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Silicon Valley Autonomous Delivery Vehicle Startup Nuro Closes on $500 Million Series C Funding Round

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【Summary】Silicon Valley-based startup Nuro, which is building compact autonomous delivery vehicles that can carry groceries, restaurant meals or parcels, closed on its latest $500 million Series C financing round. Nuro’s latest financing includes the first investment by Woven Capital, the newly established growth stage fund from Woven Planet, a Toyota subsidiary.

FutureCar Staff    Mar 26, 2021 12:30 PM PT
Silicon Valley Autonomous Delivery Vehicle Startup Nuro Closes on $500 Million Series C Funding Round

Silicon Valley-based startup Nuro, which is building compact autonomous delivery vehicles that can carry groceries, restaurant meals or parcels, announced it closed on its latest $500 million Series C financing round. 

Nuro's latest financing includes the first investment by Woven Capital, the newly established growth stage fund from Woven Planet, a Toyota subsidiary. Also participating was restaurant chain Chipotle, indicating that it might use Nuro's autonomous vehicles for food deliveries in the future. 

Nuro's Series C round was led by funds and accounts advised by T. Rowe Price Associates, Inc., with participation from new investors including Fidelity Management & Research Company and Baillie Gifford.

The recent  investments give Nuro a valuation of over $5 billion, as the industry inches closer to commercializing autonomous delivery services.

"We are thrilled to have the backing of this tremendous group of best-in-class investors to shape the future of mobility for people across the globe," said Dave Ferguson, Nuro co-founder and president. "The support of these financial and strategic investors from multiple continents will be a huge boost to Nuro as we commercialize and scale our local delivery product."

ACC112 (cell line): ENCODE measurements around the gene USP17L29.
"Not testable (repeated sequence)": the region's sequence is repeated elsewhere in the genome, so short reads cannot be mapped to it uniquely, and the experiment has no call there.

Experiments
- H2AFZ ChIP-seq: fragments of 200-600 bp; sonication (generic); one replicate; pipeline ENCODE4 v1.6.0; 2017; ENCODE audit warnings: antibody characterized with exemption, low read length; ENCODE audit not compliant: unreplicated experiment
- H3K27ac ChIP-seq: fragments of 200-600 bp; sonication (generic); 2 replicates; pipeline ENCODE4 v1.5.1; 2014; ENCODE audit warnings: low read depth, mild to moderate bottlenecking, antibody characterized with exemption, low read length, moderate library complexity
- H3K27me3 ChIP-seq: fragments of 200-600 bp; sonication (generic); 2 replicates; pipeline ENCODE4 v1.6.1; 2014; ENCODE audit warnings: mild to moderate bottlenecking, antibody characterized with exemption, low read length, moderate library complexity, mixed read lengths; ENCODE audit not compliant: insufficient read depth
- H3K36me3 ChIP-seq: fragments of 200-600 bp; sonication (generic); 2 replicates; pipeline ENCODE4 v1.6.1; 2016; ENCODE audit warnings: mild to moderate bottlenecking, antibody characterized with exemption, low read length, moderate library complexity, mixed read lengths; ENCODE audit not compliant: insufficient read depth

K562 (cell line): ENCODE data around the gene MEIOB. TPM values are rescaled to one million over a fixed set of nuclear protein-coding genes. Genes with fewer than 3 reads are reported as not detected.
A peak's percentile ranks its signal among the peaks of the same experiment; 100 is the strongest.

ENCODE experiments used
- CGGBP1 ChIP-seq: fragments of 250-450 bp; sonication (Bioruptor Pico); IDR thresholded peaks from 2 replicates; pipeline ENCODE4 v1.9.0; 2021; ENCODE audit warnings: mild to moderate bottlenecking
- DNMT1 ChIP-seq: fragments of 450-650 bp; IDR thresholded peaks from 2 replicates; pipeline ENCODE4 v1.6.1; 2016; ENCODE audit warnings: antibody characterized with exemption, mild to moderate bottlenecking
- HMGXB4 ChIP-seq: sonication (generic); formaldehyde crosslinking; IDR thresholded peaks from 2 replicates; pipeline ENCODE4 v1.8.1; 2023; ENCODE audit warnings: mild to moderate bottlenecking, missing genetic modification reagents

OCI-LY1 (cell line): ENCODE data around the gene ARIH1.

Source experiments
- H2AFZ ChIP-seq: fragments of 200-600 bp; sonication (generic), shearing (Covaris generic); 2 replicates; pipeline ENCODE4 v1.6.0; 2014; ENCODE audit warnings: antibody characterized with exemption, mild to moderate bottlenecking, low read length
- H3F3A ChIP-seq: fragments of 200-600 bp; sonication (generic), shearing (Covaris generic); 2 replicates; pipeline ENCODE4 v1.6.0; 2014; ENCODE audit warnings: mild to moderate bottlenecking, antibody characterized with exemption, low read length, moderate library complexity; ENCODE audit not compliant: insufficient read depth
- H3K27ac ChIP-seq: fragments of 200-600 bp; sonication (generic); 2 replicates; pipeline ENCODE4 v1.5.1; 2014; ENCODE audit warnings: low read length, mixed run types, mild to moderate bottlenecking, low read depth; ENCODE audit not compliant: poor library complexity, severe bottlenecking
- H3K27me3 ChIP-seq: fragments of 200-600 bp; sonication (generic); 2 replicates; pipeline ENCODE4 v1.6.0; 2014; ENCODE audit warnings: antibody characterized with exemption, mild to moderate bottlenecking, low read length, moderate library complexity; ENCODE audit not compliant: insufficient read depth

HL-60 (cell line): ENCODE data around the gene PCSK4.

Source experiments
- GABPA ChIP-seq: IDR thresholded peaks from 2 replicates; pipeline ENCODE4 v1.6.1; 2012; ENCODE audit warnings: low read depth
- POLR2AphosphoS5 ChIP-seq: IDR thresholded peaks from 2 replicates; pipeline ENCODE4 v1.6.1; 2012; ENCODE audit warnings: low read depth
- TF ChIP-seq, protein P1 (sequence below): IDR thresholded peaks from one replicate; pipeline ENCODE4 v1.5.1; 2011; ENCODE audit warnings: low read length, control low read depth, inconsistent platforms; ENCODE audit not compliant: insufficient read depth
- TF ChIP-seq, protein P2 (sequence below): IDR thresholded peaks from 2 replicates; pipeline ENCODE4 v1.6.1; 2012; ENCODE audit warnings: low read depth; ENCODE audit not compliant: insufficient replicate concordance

The $500 million funding round was announced in Nov 2020.

Nuro was founded in 2016 by Ferguson and Jiajun Zhu. Both founders were former Google engineers  Zhu was one of the founding engineers of Google's self-driving car project, which is now known as Waymo. The two met when Ferguson joined Waymo in 2011 as a principal machine learning engineer.

Nuro is based in Mountain View, California. 

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Nuro stands out from other startups developing autonomous driving technology for automakers or EV startups like Lucid Motors building electric passenger vehicles.

Instead, Nuro is developing tiny autonomous delivery vehicles that operate at lower speeds in urban areas. The compact vehicles are not designed for a human operator and do have a steering wheel of pedals. 

Nuro's robotic vehicles can be engineered and built from the ground up more quickly and for less cost since they don't require the same safety systems which are mandatory on passenger vehicles such as seat belts, air bags, or windows and mirrors. 

The small self-driving vehicles are designed to be used by retailers, restaurants and grocery stores for on-demand deliveries. The Nuro vehicles, named the R1 and R2, are outfitted with lockable compartments to carry goods such as fresh groceries, pizza, meals, dry-cleaning, prescriptions, or similar items. Upon delivery, customers can use a smartphone app to unlock the secure compartments to access their orders.

The second generation R2 is bigger and can carry more cargo. Nuro says the R2 offers two-thirds more compartment space, which can also be temperature controlled to help keep food fresh in transit. Nuro updated the R2 to handle the rigors of commercial delivery with a bigger battery that can last all day without needing a charge.

Nuro recently announced partnerships with Kroger, Domino's, Walmart, CVS and other leading companies to deliver goods with its autonomous vehicles.

Nuro's R2 vehicle received the first federal exemption for an autonomous vehicle from the U.S. Department of Transportation (DOT) and National Highway Traffic Safety Administration (NHTSA), the company said.  

In April 2020, Nuro was granted a permit from California's Department of Motors Vehicles to operate its tiny vehicles on public roads. Nuro was granted the second permit issued in the state that allows it to operate its driverless vehicles without human supervision. The first permit was granted to Waymo, the self-driving unit of Alphabet Inc. which spun out of Google's early self-driving car project.

With the $500 million in new funding, Nuro will continue to advance its autonomous technology,  hire new employees and expand its delivery service.

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